self climbs the tree and jumps into the water.
The beauty of an approach like this is that whatever happens
became part of the fun. Obviously, with so many props, the
occasional mishap occurred. Karp says the final act involved
Stephen Simon as Horatio [Yorick, actually - Ye Webmaster]
coming out doing a Chaplin-esque bit with a hat and cane that
included a big lollypop. “Simon used his amazing skills to show
that Horatio [Yorick, dude. I just corrected you a second
ago. Pay attention, son! - Ye Webmaster] was a good play
buddy for Hamlet, but almost every time this big lollypop would
fly into pieces!”
What appealed to Oppenheim was the possibility that they could
manifest the action without wasting a lot of words. “Our only
reference to text in the show was the ‘To be or not to be’ part.
We had two actors come out and stand next to Hamlet with bee
puppets. The audience looked at it and then started to laugh as
they got it.”
Still Karpinski admits the sheer number of props required special
attention in rehearsals. “Our tech rehearsal looked more like a
dance recital tech,” she laughs. Like dancers, the actors had to
train their muscles to consistently reach for the right prop.
Music was another key to production. The show was filled with a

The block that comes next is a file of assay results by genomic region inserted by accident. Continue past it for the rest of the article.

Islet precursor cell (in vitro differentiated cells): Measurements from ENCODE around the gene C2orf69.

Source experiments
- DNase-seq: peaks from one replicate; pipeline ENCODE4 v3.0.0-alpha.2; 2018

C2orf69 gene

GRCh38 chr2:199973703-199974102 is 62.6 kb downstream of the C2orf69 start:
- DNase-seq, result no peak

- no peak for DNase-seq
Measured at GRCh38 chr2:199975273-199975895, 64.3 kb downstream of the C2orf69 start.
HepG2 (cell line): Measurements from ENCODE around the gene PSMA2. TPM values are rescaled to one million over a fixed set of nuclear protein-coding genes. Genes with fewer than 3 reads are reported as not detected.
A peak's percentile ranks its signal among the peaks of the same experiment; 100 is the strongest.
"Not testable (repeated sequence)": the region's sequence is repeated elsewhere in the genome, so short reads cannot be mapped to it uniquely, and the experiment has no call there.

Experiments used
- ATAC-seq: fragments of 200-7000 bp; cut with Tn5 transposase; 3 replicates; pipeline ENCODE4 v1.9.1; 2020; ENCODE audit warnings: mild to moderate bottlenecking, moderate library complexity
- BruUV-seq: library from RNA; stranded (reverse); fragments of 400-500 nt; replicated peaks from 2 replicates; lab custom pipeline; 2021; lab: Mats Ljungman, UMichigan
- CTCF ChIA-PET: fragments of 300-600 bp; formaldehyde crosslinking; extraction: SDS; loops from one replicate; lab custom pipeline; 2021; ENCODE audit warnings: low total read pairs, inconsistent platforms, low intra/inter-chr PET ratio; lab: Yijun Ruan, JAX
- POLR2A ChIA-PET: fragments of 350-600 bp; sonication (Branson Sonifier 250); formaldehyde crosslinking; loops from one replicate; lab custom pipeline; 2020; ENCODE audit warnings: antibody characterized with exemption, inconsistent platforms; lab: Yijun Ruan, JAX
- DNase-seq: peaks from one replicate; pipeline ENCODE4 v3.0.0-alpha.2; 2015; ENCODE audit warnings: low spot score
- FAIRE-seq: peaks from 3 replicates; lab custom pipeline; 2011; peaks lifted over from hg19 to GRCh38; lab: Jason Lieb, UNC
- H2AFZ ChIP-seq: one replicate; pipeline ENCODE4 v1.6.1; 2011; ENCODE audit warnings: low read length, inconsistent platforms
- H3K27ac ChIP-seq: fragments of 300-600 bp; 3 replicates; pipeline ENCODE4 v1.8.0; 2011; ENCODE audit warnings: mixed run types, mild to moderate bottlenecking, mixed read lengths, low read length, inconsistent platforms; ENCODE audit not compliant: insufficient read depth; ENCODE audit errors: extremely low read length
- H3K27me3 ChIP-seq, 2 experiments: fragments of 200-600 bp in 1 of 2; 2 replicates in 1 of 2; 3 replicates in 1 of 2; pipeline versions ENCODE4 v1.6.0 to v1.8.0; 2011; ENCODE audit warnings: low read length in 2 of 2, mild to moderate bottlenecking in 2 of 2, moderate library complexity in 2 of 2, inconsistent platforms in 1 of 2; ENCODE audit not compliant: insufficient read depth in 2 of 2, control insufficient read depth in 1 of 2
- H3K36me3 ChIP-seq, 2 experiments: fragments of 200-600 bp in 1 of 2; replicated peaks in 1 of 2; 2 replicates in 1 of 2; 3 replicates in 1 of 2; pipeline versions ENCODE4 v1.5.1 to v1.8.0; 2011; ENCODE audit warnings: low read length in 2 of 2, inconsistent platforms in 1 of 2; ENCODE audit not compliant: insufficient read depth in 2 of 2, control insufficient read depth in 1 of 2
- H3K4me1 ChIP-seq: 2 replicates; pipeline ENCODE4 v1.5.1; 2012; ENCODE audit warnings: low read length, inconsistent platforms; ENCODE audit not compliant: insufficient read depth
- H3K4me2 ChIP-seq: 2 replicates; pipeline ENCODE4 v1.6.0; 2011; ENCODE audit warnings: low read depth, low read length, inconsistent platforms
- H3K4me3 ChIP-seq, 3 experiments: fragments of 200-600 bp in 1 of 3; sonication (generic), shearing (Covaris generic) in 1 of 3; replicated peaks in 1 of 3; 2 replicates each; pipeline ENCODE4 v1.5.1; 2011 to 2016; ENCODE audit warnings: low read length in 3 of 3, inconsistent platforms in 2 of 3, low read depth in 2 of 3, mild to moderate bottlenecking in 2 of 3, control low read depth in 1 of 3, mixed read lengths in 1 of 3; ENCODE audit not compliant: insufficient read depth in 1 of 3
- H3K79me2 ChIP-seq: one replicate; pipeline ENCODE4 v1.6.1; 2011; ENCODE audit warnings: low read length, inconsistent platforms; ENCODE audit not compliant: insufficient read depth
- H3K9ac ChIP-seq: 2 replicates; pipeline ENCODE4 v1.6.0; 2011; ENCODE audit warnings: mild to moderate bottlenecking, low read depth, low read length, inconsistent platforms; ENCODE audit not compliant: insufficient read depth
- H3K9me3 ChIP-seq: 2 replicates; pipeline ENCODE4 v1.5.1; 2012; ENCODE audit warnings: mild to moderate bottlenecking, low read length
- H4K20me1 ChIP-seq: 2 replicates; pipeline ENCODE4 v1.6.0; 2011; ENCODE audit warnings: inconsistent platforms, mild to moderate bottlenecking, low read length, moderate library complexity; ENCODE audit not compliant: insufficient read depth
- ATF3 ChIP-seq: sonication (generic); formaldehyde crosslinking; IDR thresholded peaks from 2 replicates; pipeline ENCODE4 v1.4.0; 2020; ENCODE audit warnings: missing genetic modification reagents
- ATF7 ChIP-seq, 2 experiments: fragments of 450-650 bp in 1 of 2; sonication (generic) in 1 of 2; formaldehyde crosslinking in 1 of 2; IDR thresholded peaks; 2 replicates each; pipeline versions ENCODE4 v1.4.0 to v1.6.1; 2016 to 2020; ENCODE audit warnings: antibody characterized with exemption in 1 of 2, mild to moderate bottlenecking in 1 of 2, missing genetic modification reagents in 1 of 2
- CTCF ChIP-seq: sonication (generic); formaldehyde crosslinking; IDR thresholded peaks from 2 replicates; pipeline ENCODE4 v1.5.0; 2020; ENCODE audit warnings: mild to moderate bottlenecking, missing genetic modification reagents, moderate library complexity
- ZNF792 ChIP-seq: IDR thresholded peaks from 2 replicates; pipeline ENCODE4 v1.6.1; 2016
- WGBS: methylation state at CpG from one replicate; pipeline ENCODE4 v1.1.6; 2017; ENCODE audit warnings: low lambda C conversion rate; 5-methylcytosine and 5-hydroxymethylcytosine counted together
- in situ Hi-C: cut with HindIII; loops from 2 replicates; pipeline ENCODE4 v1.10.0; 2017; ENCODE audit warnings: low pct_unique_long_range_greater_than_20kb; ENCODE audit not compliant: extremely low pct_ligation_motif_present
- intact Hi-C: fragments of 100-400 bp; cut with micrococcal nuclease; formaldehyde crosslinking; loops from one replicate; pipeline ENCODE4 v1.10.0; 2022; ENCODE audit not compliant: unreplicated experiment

combination of popular songs and some originally composed by Josh
“It was all about getting the audience as quickly as possible into
the context of the scene, and music was another way we did that,”
Karpinski says. “A purist would say we were making it all too
silly and too contemporary.”
“The thing about Hamlet is it’s been sent up so many ways
over the years, that it was fun to find another way that hasn’t
been done before that was pleasant and surprising to the
audience,” Oppenheim adds.
Looking back, Karpinski says she would have loved a master list of
props from day one, but then says that if they had, half would not
have been used in performances. Her advice to others with
prop-heavy productions is to get two or three good people involved
from the beginning. “And take good care of the props. We had
limited storage but we made it a priority.” Also, each actor had a
sheet to make notes of any prop they used that had become damaged
or needed attention, turning the sheets in daily so the prop could
Both Oppenheim and Karpinski want to see Hamlet Shut Up
mounted again—they are looking into taking it to Edinburgh or in
L.A.’s Fringe event. “The real issue right now is that because
there were so many props, and so many we borrowed, it would be
kind of hard to start over,” says Karpinski.
But the final result? “There were some who said to me, Gosh, I
never understood Hamlet until now.”